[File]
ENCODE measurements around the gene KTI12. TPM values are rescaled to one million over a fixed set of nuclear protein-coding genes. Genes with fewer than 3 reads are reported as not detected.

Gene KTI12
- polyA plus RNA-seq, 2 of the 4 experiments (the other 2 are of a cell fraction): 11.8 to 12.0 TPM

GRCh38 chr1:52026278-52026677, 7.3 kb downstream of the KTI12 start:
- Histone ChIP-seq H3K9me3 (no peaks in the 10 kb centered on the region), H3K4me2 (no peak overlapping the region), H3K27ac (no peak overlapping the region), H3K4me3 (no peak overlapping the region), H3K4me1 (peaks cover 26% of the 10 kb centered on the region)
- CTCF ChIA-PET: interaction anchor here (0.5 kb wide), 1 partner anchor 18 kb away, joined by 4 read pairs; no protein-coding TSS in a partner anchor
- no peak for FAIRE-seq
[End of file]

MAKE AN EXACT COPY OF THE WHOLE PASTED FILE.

ENCODE measurements around the gene KTI12. TPM values are rescaled to one million over a fixed set of nuclear protein-coding genes. Genes with fewer than 3 reads are reported as not detected.

Gene KTI12
- polyA plus RNA-seq, 2 of the 4 experiments (the other 2 are of a cell fraction): 11.8 to 12.0 TPM

GRCh38 chr1:52026278-52026677, 7.3 kb downstream of the KTI12 start:
- Histone ChIP-seq H3K9me3 (no peaks in the 10 kb centered on the region), H3K4me2 (no peak overlapping the region), H3K27ac (no peak overlapping the region), H3K4me3 (no peak overlapping the region), H3K4me1 (peaks cover 26% of the 10 kb centered on the region)
- CTCF ChIA-PET: interaction anchor here (0.5 kb wide), 1 partner anchor 18 kb away, joined by 4 read pairs; no protein-coding TSS in a partner anchor
- no peak for FAIRE-seq